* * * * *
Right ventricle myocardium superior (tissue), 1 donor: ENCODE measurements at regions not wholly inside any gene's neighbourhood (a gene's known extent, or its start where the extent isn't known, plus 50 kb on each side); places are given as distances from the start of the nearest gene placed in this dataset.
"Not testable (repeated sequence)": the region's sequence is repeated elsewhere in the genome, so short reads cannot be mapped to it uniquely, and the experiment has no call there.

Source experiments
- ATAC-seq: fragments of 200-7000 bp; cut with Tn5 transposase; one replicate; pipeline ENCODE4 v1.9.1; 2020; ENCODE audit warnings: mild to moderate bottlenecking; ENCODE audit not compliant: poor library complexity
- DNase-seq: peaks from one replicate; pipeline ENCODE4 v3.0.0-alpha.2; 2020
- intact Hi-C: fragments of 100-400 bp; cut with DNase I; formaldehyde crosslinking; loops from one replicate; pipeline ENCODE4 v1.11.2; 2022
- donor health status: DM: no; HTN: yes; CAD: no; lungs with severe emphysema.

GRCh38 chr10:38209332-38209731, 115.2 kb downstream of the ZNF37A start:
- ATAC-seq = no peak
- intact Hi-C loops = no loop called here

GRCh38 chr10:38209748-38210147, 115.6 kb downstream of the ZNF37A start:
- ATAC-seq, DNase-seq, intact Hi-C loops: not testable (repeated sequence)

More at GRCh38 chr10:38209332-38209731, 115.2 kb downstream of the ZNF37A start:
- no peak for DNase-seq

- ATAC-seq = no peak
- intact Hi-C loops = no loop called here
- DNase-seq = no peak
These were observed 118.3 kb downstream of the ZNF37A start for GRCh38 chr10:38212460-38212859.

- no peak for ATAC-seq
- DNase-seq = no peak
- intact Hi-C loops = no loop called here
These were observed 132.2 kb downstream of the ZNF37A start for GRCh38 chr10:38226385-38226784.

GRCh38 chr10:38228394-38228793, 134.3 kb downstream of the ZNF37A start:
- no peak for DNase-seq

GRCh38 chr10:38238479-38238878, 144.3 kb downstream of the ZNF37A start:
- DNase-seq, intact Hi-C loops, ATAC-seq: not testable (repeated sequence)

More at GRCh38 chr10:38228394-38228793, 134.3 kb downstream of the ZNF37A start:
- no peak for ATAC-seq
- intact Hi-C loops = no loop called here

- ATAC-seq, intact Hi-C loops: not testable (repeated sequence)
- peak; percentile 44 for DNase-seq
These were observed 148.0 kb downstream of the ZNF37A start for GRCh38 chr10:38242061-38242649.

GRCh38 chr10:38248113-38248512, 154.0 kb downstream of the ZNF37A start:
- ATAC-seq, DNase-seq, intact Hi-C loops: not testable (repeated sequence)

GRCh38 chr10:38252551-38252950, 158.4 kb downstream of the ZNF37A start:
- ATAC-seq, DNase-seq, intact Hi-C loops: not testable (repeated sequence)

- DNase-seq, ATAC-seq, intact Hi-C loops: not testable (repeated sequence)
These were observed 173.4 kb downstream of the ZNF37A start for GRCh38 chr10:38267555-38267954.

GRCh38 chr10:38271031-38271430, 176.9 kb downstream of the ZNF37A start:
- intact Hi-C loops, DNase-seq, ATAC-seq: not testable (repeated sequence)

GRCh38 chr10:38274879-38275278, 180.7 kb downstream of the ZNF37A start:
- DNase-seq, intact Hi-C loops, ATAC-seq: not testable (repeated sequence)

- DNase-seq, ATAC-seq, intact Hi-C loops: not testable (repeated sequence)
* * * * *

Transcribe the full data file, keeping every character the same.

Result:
Right ventricle myocardium superior (tissue), 1 donor: ENCODE measurements at regions not wholly inside any gene's neighbourhood (a gene's known extent, or its start where the extent isn't known, plus 50 kb on each side); places are given as distances from the start of the nearest gene placed in this dataset.
"Not testable (repeated sequence)": the region's sequence is repeated elsewhere in the genome, so short reads cannot be mapped to it uniquely, and the experiment has no call there.

Source experiments
- ATAC-seq: fragments of 200-7000 bp; cut with Tn5 transposase; one replicate; pipeline ENCODE4 v1.9.1; 2020; ENCODE audit warnings: mild to moderate bottlenecking; ENCODE audit not compliant: poor library complexity
- DNase-seq: peaks from one replicate; pipeline ENCODE4 v3.0.0-alpha.2; 2020
- intact Hi-C: fragments of 100-400 bp; cut with DNase I; formaldehyde crosslinking; loops from one replicate; pipeline ENCODE4 v1.11.2; 2022
- donor health status: DM: no; HTN: yes; CAD: no; lungs with severe emphysema.

GRCh38 chr10:38209332-38209731, 115.2 kb downstream of the ZNF37A start:
- ATAC-seq = no peak
- intact Hi-C loops = no loop called here

GRCh38 chr10:38209748-38210147, 115.6 kb downstream of the ZNF37A start:
- ATAC-seq, DNase-seq, intact Hi-C loops: not testable (repeated sequence)

More at GRCh38 chr10:38209332-38209731, 115.2 kb downstream of the ZNF37A start:
- no peak for DNase-seq

- ATAC-seq = no peak
- intact Hi-C loops = no loop called here
- DNase-seq = no peak
These were observed 118.3 kb downstream of the ZNF37A start for GRCh38 chr10:38212460-38212859.

- no peak for ATAC-seq
- DNase-seq = no peak
- intact Hi-C loops = no loop called here
These were observed 132.2 kb downstream of the ZNF37A start for GRCh38 chr10:38226385-38226784.

GRCh38 chr10:38228394-38228793, 134.3 kb downstream of the ZNF37A start:
- no peak for DNase-seq

GRCh38 chr10:38238479-38238878, 144.3 kb downstream of the ZNF37A start:
- DNase-seq, intact Hi-C loops, ATAC-seq: not testable (repeated sequence)

More at GRCh38 chr10:38228394-38228793, 134.3 kb downstream of the ZNF37A start:
- no peak for ATAC-seq
- intact Hi-C loops = no loop called here

- ATAC-seq, intact Hi-C loops: not testable (repeated sequence)
- peak; percentile 44 for DNase-seq
These were observed 148.0 kb downstream of the ZNF37A start for GRCh38 chr10:38242061-38242649.

GRCh38 chr10:38248113-38248512, 154.0 kb downstream of the ZNF37A start:
- ATAC-seq, DNase-seq, intact Hi-C loops: not testable (repeated sequence)

GRCh38 chr10:38252551-38252950, 158.4 kb downstream of the ZNF37A start:
- ATAC-seq, DNase-seq, intact Hi-C loops: not testable (repeated sequence)

- DNase-seq, ATAC-seq, intact Hi-C loops: not testable (repeated sequence)
These were observed 173.4 kb downstream of the ZNF37A start for GRCh38 chr10:38267555-38267954.

GRCh38 chr10:38271031-38271430, 176.9 kb downstream of the ZNF37A start:
- intact Hi-C loops, DNase-seq, ATAC-seq: not testable (repeated sequence)

GRCh38 chr10:38274879-38275278, 180.7 kb downstream of the ZNF37A start:
- DNase-seq, intact Hi-C loops, ATAC-seq: not testable (repeated sequence)

- DNase-seq, ATAC-seq, intact Hi-C loops: not testable (repeated sequence)